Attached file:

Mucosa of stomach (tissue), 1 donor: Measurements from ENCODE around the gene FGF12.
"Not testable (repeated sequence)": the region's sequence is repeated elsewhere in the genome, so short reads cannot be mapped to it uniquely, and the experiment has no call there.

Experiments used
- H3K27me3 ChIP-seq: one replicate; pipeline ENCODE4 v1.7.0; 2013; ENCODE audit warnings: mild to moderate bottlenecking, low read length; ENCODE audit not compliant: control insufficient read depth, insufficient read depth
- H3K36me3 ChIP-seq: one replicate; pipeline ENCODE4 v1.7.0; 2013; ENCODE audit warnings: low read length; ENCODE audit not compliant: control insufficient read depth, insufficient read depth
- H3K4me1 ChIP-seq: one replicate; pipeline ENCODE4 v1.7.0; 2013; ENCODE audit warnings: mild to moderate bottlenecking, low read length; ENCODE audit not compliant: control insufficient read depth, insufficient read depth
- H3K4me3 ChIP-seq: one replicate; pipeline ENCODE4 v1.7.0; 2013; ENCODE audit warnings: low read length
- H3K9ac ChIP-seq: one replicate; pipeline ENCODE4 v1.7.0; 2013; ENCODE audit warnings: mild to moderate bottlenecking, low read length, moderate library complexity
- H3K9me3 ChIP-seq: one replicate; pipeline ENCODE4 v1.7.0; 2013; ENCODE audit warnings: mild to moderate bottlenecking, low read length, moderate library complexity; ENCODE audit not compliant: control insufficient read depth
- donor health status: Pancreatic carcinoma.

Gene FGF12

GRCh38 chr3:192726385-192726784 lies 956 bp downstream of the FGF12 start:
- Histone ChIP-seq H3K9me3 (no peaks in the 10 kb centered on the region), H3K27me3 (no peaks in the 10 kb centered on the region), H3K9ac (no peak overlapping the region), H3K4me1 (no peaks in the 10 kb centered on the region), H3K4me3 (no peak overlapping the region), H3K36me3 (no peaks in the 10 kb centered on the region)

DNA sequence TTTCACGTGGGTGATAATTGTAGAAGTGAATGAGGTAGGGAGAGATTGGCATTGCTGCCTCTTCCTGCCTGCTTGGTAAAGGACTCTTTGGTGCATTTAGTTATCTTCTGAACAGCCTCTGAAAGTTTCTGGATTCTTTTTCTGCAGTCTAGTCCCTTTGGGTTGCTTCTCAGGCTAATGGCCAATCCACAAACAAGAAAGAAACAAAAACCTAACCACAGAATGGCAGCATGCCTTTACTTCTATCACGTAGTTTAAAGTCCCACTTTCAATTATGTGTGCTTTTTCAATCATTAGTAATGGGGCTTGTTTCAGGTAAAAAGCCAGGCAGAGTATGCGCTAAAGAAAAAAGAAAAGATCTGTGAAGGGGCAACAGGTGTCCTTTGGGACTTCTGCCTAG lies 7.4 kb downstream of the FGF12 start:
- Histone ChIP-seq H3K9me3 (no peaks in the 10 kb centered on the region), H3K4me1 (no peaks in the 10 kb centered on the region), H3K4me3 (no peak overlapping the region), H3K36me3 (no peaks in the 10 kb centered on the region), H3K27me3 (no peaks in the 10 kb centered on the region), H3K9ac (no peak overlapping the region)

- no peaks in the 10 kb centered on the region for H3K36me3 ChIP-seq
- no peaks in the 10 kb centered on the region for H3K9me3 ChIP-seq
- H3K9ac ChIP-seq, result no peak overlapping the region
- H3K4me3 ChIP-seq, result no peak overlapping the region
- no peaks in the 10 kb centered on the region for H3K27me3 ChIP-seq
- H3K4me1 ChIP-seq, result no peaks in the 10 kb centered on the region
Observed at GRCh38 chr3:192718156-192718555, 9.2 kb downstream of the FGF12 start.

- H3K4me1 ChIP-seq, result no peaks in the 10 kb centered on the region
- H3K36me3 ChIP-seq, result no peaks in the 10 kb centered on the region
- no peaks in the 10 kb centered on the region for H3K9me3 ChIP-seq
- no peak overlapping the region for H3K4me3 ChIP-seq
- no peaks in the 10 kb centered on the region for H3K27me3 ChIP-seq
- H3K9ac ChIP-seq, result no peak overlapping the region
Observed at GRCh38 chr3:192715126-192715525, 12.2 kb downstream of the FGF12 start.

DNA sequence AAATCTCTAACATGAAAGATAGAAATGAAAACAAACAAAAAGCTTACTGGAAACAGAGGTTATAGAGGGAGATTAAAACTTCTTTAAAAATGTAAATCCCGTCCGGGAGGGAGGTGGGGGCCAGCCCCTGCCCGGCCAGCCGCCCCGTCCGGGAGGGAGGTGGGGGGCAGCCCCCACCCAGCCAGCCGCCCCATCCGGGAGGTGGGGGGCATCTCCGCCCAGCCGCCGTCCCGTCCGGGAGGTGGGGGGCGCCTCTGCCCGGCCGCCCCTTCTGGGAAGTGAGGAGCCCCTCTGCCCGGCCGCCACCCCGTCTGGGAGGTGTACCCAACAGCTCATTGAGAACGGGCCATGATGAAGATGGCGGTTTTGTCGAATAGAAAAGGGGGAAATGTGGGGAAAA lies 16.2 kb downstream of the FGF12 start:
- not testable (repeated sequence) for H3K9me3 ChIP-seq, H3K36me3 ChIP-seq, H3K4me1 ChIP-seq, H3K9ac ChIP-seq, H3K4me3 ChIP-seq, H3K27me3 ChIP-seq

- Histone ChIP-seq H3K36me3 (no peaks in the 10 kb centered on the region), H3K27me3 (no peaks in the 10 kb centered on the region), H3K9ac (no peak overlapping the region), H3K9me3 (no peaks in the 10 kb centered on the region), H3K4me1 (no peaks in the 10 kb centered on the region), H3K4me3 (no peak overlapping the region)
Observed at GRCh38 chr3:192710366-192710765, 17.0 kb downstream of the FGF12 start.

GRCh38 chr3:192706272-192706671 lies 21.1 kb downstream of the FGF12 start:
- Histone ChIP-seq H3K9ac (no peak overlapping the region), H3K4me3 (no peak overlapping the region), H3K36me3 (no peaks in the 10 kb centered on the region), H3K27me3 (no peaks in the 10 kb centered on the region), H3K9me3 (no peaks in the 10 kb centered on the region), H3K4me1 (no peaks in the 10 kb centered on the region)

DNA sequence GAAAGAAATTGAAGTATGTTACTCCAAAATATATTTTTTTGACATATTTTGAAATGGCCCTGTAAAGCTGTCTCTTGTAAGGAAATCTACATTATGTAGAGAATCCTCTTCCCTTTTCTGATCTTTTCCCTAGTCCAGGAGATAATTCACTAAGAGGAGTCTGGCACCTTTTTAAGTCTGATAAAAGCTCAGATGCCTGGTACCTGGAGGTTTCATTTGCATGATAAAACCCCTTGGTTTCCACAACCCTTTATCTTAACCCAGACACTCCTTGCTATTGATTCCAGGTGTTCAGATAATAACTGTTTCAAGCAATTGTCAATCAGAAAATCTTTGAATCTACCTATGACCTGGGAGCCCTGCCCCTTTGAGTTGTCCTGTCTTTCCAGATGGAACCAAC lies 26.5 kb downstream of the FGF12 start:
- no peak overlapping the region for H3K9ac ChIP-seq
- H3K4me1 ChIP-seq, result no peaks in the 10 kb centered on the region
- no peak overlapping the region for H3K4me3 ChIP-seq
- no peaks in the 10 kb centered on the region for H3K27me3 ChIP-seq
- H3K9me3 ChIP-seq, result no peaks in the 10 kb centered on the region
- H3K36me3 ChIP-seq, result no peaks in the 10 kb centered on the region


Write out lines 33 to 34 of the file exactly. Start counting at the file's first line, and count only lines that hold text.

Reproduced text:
Observed at GRCh38 chr3:192710366-192710765, 17.0 kb downstream of the FGF12 start.

GRCh38 chr3:192706272-192706671 lies 21.1 kb downstream of the FGF12 start: